OPINION: Not talking about suicide is not workingSave
By ALECIA ROUSSEAU
An ad played on the radio the other day - a concerned man asked why were there so many drink-driving and car-related advertisements when there were none for suicide.
He again asked why, when suicide statistics were almost double that of fatal car crashes.
I didn't have the answer. But, what I do know, is that not talking about suicide is simply not working.
The fact is every year about 500 New Zealanders take their own life. And this is not a far away problem that sits in someone else's backyard.
We have lost some from our own community.
For one particular instance, it was incredibly difficult to find any information. The age of the child had shocked so many.
I myself had questions; How does someone so young contemplate doing such a thing? Did they understand what death meant? And how does someone of such a young age know how to take their own life?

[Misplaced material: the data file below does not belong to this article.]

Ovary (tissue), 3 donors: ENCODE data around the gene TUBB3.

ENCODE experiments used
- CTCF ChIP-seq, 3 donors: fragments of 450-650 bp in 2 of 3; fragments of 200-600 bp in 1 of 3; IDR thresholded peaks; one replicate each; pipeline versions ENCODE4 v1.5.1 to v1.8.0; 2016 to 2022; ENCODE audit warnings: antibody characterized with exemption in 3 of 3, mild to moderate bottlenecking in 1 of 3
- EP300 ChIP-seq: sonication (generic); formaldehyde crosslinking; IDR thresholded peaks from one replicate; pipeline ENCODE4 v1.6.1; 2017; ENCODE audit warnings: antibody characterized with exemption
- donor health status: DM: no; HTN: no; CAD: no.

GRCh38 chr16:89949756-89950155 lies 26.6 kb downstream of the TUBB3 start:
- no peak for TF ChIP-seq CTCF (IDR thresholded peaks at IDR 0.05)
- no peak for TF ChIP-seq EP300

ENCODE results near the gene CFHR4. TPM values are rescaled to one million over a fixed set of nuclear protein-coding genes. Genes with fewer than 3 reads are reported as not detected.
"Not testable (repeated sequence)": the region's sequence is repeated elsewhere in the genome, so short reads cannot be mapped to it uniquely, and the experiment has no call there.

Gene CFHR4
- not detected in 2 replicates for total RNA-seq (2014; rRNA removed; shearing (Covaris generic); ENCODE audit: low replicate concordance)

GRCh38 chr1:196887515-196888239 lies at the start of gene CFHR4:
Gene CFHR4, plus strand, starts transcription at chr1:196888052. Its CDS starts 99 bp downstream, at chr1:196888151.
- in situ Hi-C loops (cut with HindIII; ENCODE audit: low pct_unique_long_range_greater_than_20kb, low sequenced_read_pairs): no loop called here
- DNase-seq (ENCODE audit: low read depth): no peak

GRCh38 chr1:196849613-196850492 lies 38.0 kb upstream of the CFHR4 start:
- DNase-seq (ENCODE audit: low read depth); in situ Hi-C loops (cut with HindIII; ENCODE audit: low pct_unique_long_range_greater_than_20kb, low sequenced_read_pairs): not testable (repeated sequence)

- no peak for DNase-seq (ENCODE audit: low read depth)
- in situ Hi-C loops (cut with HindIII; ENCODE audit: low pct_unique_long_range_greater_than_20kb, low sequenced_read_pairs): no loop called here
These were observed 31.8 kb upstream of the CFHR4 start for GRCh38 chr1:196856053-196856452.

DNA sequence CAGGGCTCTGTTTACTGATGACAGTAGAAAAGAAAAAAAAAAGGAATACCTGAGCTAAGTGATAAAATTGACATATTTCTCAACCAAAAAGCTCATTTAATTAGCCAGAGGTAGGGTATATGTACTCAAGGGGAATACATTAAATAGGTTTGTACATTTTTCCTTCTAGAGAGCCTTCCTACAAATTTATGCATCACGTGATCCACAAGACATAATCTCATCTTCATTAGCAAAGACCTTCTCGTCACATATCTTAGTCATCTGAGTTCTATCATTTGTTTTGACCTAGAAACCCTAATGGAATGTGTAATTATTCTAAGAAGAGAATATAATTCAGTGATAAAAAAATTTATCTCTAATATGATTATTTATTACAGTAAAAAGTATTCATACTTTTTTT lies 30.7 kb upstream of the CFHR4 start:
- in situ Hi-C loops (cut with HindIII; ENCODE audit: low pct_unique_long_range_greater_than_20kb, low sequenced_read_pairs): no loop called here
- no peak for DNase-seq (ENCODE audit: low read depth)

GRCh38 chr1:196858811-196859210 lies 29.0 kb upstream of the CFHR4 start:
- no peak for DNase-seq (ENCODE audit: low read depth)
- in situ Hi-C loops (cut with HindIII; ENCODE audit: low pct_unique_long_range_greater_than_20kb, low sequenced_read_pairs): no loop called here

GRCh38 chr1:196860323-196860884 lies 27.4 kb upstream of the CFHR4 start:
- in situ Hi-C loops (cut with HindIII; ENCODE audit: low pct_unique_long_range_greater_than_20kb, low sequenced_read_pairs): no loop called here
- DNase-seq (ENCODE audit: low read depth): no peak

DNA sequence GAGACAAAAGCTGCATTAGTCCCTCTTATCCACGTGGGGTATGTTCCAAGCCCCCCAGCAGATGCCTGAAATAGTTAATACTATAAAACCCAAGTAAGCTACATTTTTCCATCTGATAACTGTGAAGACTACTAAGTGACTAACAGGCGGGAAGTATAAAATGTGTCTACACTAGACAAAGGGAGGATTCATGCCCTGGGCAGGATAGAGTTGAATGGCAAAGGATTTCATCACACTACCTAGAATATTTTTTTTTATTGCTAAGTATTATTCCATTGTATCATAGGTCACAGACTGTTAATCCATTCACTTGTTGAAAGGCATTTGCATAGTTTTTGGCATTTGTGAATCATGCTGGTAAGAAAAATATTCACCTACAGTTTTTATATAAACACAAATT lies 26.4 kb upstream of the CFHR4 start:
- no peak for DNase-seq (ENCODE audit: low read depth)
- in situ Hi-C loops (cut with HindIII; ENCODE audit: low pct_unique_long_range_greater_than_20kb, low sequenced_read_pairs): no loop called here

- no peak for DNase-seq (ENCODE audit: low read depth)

It was frightening. For the first time I realised suicide had no bounds.
There is a shame attached to suicide and it should not be there. We as a country have hit a new record high for youth suicide and it is an epidemic.
We have hundreds of young people taking their own lives yet for years we have been saying, let's talk about it. And, although there has been a subtle shift in society's willingness to be more open, the issue remains.
What is that we are clearly missing?
Otago University academic Dr Shyamala Nada-Raja and New Zealand Mental Health Foundation's Moira Clunie spoke of this in an interview with The Guardian in 2015. They both agreed we were missing something intrinsic -- who we were as New Zealanders.
They believed there was a lack of connection to our own identities which, when strong, could be a protective barrier against suicide and mental health.
That may also be why Maori are so dominant in these statistics.
Clunie told The Guardian, "When Maori have access to their language, genealogy, whakapapa and marae, they are really strong preventive measures against mental distress and suicide."